Alumnus, Tim Larson, seeks to make historical AFLC recordings more readily available.
I attended AFLBS from 2007-2009. My time at AFLBS grounded me in God’s Word and gave me a firm foundation on which to stand – being ready to give an answer for the hope that we have because of Christ’s death and resurrection. I grew up in the ELCA, and so another aspect of attending AFLBS was really being introduced to the AFLC and realizing how much I felt at home in this fellowship of Lutherans. While at AFLBS, I as able to put together some of the pieces of my spiritual heritage that have connections even back to the early years of the former Lutheran Free Church – being someone that enjoys history, this meant a lot to me.
During my time at AFLBS I also did some work that paved the way for what I have been working on recently. Over the course of my Jr. year at AFLBS, I digitized several years’ worth AFLBS choir music from either LPs or cassettes. My most recent project in this area has been digitizing numerous (40-50) reel to reel tapes many of which are from LEM (Lutheran Evangelistic Movement) camps that were held in the Cleveland branch of the LEM. My initial interest was sparked with the basic transfer process and knowing what it would mean for those at these camps in 1960s, some of whom are now in their 80s and 90s, to be able to hear these messages again today. The dates on these reel tapes range from 1962-1969, the early years of the Cleveland LEM when revival was begun in the hearts of many people during this time period. Some of the pastors that God used mightily at these camps were, Herbert Franz, Clair Jennings, Theodore Hax, J.O. Gisslequist, and Harry Fullilove.
Besides these LEM tapes, I have also digitized a variety of tapes that were made in the first couple decades of the AFLC including: radio broadcasts of “The Lutheran Ambassador”, AFLBS choirs/gospel teams, and even the 1971 Ordination service from the annual conference in Cloquet, MN at which Pastor John Strand brought the message. Many of these tapes described above came from Gene & Beverly Enderlein’s collection. The majority of the LEM tapes were sent to me by Harold & Jerri Libert from Indiana. Both couples were gracious enough to allow me to borrow the tapes for transfer and make the audio readily available to today’s audience. This tape digitizing project began when a single photo from the early LEM camp was posted on Facebook – God truly was working in an interesting way to bring these old recordings to light!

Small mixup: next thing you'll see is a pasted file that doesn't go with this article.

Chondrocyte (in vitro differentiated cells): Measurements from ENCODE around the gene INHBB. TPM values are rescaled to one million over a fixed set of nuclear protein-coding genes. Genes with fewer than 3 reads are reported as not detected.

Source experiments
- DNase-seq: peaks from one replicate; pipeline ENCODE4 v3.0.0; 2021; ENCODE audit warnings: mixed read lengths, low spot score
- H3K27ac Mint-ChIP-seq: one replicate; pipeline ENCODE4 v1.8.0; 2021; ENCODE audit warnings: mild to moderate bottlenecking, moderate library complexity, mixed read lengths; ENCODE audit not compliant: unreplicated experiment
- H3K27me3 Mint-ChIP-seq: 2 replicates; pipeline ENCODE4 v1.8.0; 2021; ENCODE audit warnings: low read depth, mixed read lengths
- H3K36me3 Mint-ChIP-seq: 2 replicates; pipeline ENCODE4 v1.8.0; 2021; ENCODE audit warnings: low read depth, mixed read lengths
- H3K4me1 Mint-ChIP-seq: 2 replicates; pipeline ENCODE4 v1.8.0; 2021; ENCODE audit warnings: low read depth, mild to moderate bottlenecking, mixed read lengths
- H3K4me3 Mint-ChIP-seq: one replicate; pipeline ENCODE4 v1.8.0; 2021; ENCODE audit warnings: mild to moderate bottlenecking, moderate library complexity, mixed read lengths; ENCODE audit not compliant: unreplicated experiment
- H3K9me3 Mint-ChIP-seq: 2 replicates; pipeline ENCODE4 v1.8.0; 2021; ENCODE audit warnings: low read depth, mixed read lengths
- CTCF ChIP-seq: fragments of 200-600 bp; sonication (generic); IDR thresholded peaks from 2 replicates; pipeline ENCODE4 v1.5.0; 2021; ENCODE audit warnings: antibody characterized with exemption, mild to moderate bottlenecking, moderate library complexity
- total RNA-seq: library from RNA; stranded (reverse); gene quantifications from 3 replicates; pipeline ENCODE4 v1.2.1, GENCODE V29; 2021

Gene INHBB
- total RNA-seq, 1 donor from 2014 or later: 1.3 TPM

Knowing that God used these messages to bring people to a saving faith over 50 years ago leaves little doubt in my mind that they could be used by Him again today. When I found out that they existed, I wanted to get them transferred as quickly as possible to prevent any possibility of audio degrading or something else happening to the original tapes. Now that they are available to listen to digitally, it is easy to share them with anyone that might wish to hear them. Perhaps they could be broadcast on the home missions radio station in Alaska or maybe a podcast could be started to get them out to the masses! The possibilities are many and that is what makes this whole project exciting!
Another aspect of this project is to make people in AFLC aware that there is an interest in preserving these recordings from the past. Who knows what else may be out there stored in someone’s basement or at any of our churches within the AFLC?!
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